Thoughts on ply damage (snare from ebay)

Cheungman

Senior Member
I just received the snare I bought from ebay which was described as "like new" and as I was inspecting the snare I noticed the reinforcement plies were damaged and separated at that spot. Here are some pictures.

Picture Album

What do you guys think is the right action? I'm wondering if this damage will increase through out playing or age, if it will then I am simply going to return it as I did not agree to buy a ticking bomb. How much sound quality is lost from this? Repair options? In any event I'm a bit unsure of how to proceed yet.
 

Stroker

Platinum Member
That's never a good thing.

Is there any play in the ply's as it stands? Can you physically pinch the reinforcement hoop and close the gap?
 

Cheungman

Senior Member
That's never a good thing.

Is there any play in the ply's as it stands? Can you physically pinch the reinforcement hoop and close the gap?
Yes, when I run my finger around the inside I can feel the air gap. I'm starting to feel like I should just return it and save myself the trouble.
 

Stroker

Platinum Member
Yes, when I run my finger around the inside I can feel the air gap. I'm starting to feel like I should just return it and save myself the trouble.
What a shame. I'm one of the worst guys to weigh-in on this sort of thing, because I'm as anal as heck. If it were me that snare would be returned el-pronto, but I did think of a way for you to salvage and repair the delamination that has occurred or was overlooked at the time of the manufacturing process.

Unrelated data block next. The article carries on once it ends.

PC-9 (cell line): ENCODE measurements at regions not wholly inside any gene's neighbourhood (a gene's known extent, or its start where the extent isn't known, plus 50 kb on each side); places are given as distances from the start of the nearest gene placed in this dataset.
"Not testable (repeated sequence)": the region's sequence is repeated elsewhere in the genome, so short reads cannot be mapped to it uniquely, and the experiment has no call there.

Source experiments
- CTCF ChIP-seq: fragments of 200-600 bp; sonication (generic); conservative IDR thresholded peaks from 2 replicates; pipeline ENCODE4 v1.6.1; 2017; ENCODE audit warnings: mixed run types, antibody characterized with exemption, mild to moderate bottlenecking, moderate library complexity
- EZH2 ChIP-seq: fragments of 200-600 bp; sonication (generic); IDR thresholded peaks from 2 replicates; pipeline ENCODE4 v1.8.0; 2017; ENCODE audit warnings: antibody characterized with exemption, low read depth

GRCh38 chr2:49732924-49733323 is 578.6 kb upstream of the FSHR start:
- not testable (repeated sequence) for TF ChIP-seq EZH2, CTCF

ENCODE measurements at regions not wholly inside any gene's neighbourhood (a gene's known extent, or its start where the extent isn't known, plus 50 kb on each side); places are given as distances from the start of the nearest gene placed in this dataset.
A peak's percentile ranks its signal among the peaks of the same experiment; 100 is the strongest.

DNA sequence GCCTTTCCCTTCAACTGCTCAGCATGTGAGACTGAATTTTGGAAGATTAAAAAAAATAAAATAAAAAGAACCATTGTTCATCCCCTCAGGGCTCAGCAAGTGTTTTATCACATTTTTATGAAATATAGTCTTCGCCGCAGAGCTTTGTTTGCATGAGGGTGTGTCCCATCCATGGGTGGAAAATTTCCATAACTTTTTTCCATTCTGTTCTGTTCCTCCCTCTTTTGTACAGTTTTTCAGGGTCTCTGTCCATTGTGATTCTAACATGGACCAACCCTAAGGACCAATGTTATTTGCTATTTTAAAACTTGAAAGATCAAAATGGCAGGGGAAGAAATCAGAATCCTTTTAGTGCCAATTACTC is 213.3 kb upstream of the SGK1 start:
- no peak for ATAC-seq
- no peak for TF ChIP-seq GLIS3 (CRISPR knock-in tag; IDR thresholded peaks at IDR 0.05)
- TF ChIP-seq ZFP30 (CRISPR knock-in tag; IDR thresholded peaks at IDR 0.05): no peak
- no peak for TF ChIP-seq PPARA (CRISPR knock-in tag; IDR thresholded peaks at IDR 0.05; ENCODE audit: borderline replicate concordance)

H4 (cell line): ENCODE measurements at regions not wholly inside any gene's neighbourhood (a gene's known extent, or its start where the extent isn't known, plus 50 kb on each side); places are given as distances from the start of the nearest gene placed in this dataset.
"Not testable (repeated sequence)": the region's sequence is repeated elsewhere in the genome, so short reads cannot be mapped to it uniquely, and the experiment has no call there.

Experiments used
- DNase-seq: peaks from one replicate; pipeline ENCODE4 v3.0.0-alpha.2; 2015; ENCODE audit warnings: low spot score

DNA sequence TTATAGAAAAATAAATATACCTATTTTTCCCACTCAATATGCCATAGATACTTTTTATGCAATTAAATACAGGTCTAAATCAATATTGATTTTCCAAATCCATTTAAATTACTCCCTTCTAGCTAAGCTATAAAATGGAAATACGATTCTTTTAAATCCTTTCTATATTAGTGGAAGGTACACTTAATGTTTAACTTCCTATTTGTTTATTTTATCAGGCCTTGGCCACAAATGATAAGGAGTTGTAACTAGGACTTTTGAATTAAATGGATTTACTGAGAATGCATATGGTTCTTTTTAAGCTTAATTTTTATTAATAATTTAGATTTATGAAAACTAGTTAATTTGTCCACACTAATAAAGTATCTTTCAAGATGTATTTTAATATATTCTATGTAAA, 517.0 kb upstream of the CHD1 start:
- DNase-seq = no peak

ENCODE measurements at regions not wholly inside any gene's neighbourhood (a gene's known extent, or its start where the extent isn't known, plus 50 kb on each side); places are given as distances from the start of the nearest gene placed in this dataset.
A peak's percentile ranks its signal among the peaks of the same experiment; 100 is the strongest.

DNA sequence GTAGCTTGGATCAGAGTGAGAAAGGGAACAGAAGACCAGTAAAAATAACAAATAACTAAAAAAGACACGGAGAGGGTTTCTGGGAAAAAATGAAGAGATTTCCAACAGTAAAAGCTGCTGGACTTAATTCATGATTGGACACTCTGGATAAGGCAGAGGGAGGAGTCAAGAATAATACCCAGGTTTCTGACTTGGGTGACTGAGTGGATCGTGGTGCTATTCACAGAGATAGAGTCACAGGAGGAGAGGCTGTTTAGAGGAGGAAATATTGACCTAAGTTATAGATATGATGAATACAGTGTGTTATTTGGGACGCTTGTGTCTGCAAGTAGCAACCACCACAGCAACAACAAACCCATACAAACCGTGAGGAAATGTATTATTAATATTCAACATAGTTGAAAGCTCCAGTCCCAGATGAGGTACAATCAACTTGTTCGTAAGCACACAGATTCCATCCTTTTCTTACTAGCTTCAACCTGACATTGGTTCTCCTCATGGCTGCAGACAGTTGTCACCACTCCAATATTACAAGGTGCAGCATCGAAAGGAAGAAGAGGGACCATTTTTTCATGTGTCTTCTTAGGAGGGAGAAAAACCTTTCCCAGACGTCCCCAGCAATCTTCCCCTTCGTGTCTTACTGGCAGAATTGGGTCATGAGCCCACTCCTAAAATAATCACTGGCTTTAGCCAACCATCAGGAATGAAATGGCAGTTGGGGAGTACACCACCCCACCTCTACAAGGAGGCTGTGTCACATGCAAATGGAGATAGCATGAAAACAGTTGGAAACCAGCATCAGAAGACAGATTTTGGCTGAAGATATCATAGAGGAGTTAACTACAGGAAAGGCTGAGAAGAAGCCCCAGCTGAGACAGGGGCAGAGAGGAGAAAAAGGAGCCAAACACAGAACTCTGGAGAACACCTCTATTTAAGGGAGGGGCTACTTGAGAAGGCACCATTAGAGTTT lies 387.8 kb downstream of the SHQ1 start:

You could run a length of regular masking tape over the troubled section, and once firmly applied, use a razor blade to cut through the section of masking tape where the delaminated area is.

Using a high-grade structural Epoxy, fill the gap and using a one-handed clamp, close the area in question. I'd pad each side of the clamp surfaces (well) with two or three thicknesses of solid rigid core insulation (1/2" or 1"), then let set.

When the repair has cured, whatever epoxy was hydraulically displaced during the clamping process will have settled (cleanly) on the surface of the masking tape, thus allowing you to surgically remove both epoxy residue and tape with a few swipes of a razor blade.

Finicky work, but it can be done.
 

Cheungman

Senior Member
What a shame. I'm one of the worst guys to weigh-in on this sort of thing, because I'm as anal as heck. If it were me that snare would be returned el-pronto, but I did think of a way for you to salvage and repair the delamination that has occurred or was overlooked at the time of the manufacturing process.

You could run a length of regular masking tape over the troubled section, and once firmly applied, use a razor blade to cut through the section of masking tape where the delaminated area is.

Using a high-grade structural Epoxy, fill the gap and using a one-handed clamp, close the area in question. I'd pad each side of the clamp surfaces (well) with two or three thicknesses of solid rigid core insulation (1/2" or 1"), then let set.

When the repair has cured, whatever epoxy was hydraulically displaced during the clamping process will have settled (cleanly) on the surface of the masking tape, thus allowing you to surgically remove both epoxy residue and tape with a few swipes of a razor blade.

Finicky work, but it can be done.
As a very busy guy, I simply would not have to energy or time to start a process like that; I don't even have access to my tools for weeks at a time. I am pretty particular about my equipment as well and I was very disappointed to see the separation.
 

Stroker

Platinum Member